Utah State’s Message After Duryea Firing: Win Or Get Out
Duryea was let go on Sunday
The three-year head coach took the Aggies to the Mountain West semifinals last weekend
I’ll start by saying this: Tim Duryea was placed into a terrible spot.
Any coach that is the successor of the program’s savior is up against insurmountable expectations, and Duryea was no exception.
Stew Morrill took over as Utah State head coach in 1999 while the Aggies were still a member of the Big West. What ensued was the greatest 17-year stretch in program history.
Utah State won 72.0% of its games during that span, winning seven regular season titles, six conference tournaments, and punching eight NCAA Tournament bids. Transitioning from the Big West to the WAC to the Mountain West, USU fans enjoyed five 27+ win seasons including a round of 64 upset over No. 5 seed Ohio State in 2001.
The list can go on and on, and it does, but the cold truth is that no matter what Duryea would end up accomplishing in Logan, it would never compete with the Stew Morrill era.
On Sunday afternoon, Utah State fired Tim Duryea after three seasons as the head coach of the Aggies men’s basketball team. Duryea went 48-49 with Utah State, failing to finish above .500 in conference play in each of the three seasons.
“We appreciate everything that Tim and his staff have contributed to Utah State the past three seasons, both on and off the court. However, we feel it is in the best interest of the program to make a change,” Utah State athletic director John Hartwell said in a statement Sunday.
This firing reads as a conflict of expectations for Utah State. Few programs, regardless of conference affiliation, pull the trigger on a head coach after three seasons. Former Washington head coach Lorenzo Romar went five consecutive years without an NCAA Tournament bid without being fired, Penn State’s Pat Chambers just completed his seventh year without a trip to March (he’s 50 games under .500 in Big Ten play, fifty!), and Clemson’s Brad Brownell hovered around mediocrity for six years before breaking out as an ACC contender this season.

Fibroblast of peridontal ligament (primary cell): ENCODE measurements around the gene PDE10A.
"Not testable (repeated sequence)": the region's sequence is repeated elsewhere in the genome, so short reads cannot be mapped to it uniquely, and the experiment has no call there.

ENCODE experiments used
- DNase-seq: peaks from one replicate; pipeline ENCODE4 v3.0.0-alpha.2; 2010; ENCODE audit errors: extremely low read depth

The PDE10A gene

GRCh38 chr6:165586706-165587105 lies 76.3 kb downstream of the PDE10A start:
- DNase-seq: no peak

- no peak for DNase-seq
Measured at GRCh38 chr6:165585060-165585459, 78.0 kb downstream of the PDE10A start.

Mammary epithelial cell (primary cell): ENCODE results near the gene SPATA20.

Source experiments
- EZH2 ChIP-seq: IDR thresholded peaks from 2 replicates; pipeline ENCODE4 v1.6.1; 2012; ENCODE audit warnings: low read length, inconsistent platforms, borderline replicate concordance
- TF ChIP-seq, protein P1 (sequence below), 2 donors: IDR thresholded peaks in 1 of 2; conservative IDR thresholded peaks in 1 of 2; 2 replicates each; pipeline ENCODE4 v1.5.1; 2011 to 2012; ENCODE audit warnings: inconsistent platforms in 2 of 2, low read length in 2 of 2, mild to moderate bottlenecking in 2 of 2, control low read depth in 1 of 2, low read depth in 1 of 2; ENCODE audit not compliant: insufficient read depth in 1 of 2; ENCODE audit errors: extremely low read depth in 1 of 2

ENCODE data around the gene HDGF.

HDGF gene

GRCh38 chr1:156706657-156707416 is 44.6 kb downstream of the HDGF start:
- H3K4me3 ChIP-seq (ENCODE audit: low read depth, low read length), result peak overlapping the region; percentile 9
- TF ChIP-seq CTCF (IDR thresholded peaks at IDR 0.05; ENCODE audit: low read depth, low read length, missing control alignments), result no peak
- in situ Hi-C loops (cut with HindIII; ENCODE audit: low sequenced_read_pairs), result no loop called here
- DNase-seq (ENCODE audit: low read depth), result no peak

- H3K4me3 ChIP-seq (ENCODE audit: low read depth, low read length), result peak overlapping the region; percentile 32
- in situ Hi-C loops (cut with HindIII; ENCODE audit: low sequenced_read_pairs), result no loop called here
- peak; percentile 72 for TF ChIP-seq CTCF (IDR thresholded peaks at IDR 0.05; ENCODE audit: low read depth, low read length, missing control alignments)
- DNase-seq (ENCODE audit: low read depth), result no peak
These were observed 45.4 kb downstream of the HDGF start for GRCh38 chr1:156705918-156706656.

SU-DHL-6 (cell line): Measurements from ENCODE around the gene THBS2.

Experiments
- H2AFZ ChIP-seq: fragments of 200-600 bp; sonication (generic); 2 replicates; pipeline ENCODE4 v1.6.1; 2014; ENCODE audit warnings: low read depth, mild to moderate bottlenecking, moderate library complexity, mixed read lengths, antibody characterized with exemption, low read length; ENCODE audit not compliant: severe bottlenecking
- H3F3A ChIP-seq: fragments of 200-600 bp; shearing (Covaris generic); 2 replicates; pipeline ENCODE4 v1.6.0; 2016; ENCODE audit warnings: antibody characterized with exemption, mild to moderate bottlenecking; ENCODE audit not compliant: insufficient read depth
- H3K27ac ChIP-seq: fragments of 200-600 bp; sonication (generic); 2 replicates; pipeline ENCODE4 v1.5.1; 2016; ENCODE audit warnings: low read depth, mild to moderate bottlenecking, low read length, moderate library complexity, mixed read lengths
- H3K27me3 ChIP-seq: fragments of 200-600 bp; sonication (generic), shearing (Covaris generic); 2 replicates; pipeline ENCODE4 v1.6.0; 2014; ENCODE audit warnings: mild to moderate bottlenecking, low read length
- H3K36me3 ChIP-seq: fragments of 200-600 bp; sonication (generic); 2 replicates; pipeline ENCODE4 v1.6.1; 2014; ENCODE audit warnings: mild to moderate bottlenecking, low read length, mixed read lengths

It’s unknown what has occurred behind closed curtains, but the termination surely has nothing to do with Duryea’s character or morals. He’s widely considered one of the most respected head coaches in college basketball by his peers.
By deductive reasoning, then, Utah State’s decision to cut Duryea off after three years as head coach has everything to do with on-court production.
I’m not defending what Utah State has accomplished the past three years. He’s had the luxury of having Jalen Moore, Chris Smith, Shane Rector, Koby McEwen and Sam Merrill on his roster, and couldn’t finish better than seventh in the league in any of the three seasons.
Duryea hasn’t been dealt the easiest hand, though. He intended on having a formidable nucleus of Jalen Moore, Chris Smith, Shane Rector, and David Collette his first season with the Aggies, but Collette chose to transfer just hours before Utah State’s NCAA Tournament-hopeful season began. Collette has gone on to average 13.2 points and 4.9 rebounds per game with in-state rival Utah.
Adding stud freshmen Koby McEwen and Sam Merrill in 2017, the future was remarkably bright for the next few years of the Utah State program. As sophomores paired with Julion Pearre, Norbert Janicek and JUCO transfer DeAngelo Isby, the Aggies possessed a sneaky intriguing roster this past season. While McEwen and Merrill enjoyed successful seasons, Pearre missed half the year before looking like an all-league player late, Janicek needed surgery on his foot and had to sit the entire season, and Isby reportedly quit the team the night before Utah State’s semifinal game against New Mexico on Friday.
This doesn’t seem like a coaching problem, it seems more like bad luck. Much of Utah State’s shortcomings were completely out of Duryea’s control, but instead it’s Duryea that is forced to pay the price.
The program is now back at square one, tasked with hiring a head coach who they hope can rival Stew Morrill’s success, even though we all know it isn’t attainable.